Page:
Delta Air Lines chose the Douglas DC-8 as its first-ever jet-powered aircraft. However, with the Atlanta-based carrier looking to ramp up its fleet as it entered a new era, it was also the first carrier to take delivery of the Convair 880.
The narrowbody was the fastest subsonic commercial jet at the time. It could reach speeds of 586 mph, with a range of 2,600 miles (4184 km). Additionally, it was powered by four General Electric CJ-805-3B engines and could hold 94 passengers in an all first class configuration.
Delta understood the importance of being well-equipped for the jet age that the United States was entering. Therefore, by snapping up such a powerful aircraft, the company would be in a strong position to compete against its rivals.
“Each of the many forward steps in aviation which have occurred since your company first began passenger service 30 years ago has been accompanied by its own unique problems, and the forthcoming jet era will be no exception. Delta personnel, experience, and equipment enable us to face the future with confidence, and we look forward to continuing full participation in this new chapter in aviation history.”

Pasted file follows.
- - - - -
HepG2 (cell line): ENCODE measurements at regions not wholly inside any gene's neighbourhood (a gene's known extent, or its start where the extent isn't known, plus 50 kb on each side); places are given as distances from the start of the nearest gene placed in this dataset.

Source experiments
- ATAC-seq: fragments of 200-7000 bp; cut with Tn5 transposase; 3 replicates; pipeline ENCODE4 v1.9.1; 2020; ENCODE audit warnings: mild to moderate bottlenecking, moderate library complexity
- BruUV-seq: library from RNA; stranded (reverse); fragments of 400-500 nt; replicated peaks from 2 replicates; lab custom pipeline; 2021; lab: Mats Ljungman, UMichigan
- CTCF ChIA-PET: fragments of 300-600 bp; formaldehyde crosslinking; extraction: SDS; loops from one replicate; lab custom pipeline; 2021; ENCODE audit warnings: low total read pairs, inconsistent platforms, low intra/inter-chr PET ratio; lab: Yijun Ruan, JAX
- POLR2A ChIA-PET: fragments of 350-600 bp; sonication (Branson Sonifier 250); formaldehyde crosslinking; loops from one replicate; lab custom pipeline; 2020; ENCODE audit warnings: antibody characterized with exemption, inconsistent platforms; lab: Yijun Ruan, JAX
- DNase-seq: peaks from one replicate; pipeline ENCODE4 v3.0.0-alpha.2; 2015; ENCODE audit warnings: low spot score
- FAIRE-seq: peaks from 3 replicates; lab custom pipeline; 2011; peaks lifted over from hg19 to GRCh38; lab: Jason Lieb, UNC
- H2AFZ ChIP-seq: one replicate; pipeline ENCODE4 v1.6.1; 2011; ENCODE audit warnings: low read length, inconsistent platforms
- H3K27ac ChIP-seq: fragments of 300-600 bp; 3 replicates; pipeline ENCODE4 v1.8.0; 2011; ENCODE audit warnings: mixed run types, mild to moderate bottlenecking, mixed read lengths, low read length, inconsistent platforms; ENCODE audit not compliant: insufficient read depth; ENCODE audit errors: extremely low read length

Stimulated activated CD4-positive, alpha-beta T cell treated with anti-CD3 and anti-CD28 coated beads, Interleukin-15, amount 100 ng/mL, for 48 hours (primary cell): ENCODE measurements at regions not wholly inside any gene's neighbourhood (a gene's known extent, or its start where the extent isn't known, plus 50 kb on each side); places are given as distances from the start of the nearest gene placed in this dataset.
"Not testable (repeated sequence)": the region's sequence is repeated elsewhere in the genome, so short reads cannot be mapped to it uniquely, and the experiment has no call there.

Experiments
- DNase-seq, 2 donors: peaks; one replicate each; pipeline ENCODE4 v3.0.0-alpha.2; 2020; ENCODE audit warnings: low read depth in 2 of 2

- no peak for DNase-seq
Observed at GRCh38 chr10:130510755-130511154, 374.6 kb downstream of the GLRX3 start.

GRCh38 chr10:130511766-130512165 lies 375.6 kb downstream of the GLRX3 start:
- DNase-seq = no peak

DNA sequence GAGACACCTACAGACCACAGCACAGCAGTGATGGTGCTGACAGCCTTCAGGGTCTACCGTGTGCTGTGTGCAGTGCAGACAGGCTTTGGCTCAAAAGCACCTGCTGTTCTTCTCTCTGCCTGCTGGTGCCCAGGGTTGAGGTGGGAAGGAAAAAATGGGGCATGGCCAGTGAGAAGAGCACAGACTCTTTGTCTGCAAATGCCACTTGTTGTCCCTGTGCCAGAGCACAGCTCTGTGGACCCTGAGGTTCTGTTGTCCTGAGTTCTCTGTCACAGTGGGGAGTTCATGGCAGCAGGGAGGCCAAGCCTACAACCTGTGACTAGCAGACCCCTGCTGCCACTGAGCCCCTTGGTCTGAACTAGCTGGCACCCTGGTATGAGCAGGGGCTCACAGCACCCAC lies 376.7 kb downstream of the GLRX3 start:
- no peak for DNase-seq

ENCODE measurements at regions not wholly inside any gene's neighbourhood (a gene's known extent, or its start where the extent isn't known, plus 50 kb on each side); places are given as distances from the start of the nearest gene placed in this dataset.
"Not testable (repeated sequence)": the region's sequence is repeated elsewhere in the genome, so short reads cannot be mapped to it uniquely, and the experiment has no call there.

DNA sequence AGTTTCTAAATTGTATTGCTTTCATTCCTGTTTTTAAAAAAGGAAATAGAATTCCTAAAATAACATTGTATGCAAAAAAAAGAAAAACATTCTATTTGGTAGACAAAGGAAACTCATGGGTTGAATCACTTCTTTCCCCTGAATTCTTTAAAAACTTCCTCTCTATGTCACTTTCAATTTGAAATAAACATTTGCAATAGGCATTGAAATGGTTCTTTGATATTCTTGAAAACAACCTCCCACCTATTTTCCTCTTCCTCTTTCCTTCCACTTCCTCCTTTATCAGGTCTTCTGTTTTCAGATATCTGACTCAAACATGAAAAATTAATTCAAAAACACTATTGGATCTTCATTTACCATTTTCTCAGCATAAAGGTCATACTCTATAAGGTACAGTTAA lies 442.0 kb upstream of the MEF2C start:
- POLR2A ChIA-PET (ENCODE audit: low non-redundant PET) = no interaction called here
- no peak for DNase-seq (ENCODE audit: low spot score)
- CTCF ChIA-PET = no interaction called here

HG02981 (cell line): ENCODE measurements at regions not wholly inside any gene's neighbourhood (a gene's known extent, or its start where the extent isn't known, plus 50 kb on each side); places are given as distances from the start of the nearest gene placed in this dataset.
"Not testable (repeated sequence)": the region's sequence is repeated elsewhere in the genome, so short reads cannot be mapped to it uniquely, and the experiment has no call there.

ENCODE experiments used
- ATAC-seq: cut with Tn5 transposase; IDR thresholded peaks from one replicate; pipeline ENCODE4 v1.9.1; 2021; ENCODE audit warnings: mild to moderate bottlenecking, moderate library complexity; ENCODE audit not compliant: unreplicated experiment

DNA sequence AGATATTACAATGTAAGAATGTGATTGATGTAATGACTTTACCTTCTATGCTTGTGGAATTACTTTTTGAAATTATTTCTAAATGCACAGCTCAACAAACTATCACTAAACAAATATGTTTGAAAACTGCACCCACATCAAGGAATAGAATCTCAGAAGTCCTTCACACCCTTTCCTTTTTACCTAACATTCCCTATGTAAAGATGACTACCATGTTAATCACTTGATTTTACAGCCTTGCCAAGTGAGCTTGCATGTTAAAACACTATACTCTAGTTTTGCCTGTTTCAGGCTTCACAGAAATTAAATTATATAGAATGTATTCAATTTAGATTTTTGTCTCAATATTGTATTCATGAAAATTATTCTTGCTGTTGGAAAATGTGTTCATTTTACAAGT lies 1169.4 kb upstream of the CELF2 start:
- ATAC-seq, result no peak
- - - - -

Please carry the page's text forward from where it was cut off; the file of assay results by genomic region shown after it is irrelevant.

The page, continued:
The Delta Flight Museum also shares that Miss San Diego Leona McCurdy christened this unit with a bottle of water from various rivers throughout the Mississippi Delta system, which the airline is named after. Subsequently, on February 10th, 1960, it had set off for Miami from Southern California to be delivered to the carrier.
Additionally, with this flight, the jet broke a new commercial speed record between San Diego and Miami. It performed the trip in just three hours, 31 minutes, and 54 seconds.
The first Delta Convair 880 passenger flight was on May 15th, 1960. It flew to New York City from Houston. After that, the initial regular service was to Atlanta, Houston, and New Orleans. Each of these destinations was served from New York’s Idlewild Airport, which is now JFK International.
Five years later, the aircraft ventured into international operations. In December 1965, the plane commenced operations across the Caribbean Sea to Caracas, Venezuela, and Montego Bay, Jamaica.
Fulfilled its purpose
Af the turn of the 1970s, revolutions in aircraft engineering opened up new opportunities for airlines. With new, more cost-effective options now on the scene, the narrow, short fuselage of the Convair 880 limited potential. Moreover, Delta was looking to save money on fuel costs.
Therefore, all of Delta’s remaining units of the jet were sold to Boeing between November 1973 and January 1974. Altogether, the airline took delivery of 17 of the planes, and the type undoubtedly helped it on its way with the emergence of the jet age.
What are your thoughts on the Delta Convair 880? Did you have a chance to fly on the aircraft? Let us know what you think of the plane in the comment section.